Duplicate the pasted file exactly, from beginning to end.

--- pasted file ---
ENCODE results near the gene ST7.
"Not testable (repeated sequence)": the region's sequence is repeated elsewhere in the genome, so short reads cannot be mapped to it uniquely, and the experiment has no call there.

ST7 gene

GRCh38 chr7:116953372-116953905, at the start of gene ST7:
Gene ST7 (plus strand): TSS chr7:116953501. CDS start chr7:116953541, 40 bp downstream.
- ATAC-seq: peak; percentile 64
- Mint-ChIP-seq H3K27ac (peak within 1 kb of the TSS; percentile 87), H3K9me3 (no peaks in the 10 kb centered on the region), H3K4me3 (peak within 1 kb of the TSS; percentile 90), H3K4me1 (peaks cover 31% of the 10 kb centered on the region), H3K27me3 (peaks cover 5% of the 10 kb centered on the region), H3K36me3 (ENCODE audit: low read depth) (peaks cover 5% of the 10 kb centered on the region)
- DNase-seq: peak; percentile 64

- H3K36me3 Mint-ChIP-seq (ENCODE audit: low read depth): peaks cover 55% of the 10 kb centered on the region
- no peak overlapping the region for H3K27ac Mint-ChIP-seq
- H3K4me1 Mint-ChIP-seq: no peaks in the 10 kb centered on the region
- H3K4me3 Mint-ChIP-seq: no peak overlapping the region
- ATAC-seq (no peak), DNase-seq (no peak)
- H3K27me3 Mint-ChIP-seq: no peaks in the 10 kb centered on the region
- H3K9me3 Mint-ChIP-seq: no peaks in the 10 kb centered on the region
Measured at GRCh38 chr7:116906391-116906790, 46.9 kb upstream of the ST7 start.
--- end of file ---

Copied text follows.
ENCODE results near the gene ST7.
"Not testable (repeated sequence)": the region's sequence is repeated elsewhere in the genome, so short reads cannot be mapped to it uniquely, and the experiment has no call there.

ST7 gene

GRCh38 chr7:116953372-116953905, at the start of gene ST7:
Gene ST7 (plus strand): TSS chr7:116953501. CDS start chr7:116953541, 40 bp downstream.
- ATAC-seq: peak; percentile 64
- Mint-ChIP-seq H3K27ac (peak within 1 kb of the TSS; percentile 87), H3K9me3 (no peaks in the 10 kb centered on the region), H3K4me3 (peak within 1 kb of the TSS; percentile 90), H3K4me1 (peaks cover 31% of the 10 kb centered on the region), H3K27me3 (peaks cover 5% of the 10 kb centered on the region), H3K36me3 (ENCODE audit: low read depth) (peaks cover 5% of the 10 kb centered on the region)
- DNase-seq: peak; percentile 64

- H3K36me3 Mint-ChIP-seq (ENCODE audit: low read depth): peaks cover 55% of the 10 kb centered on the region
- no peak overlapping the region for H3K27ac Mint-ChIP-seq
- H3K4me1 Mint-ChIP-seq: no peaks in the 10 kb centered on the region
- H3K4me3 Mint-ChIP-seq: no peak overlapping the region
- ATAC-seq (no peak), DNase-seq (no peak)
- H3K27me3 Mint-ChIP-seq: no peaks in the 10 kb centered on the region
- H3K9me3 Mint-ChIP-seq: no peaks in the 10 kb centered on the region
Measured at GRCh38 chr7:116906391-116906790, 46.9 kb upstream of the ST7 start.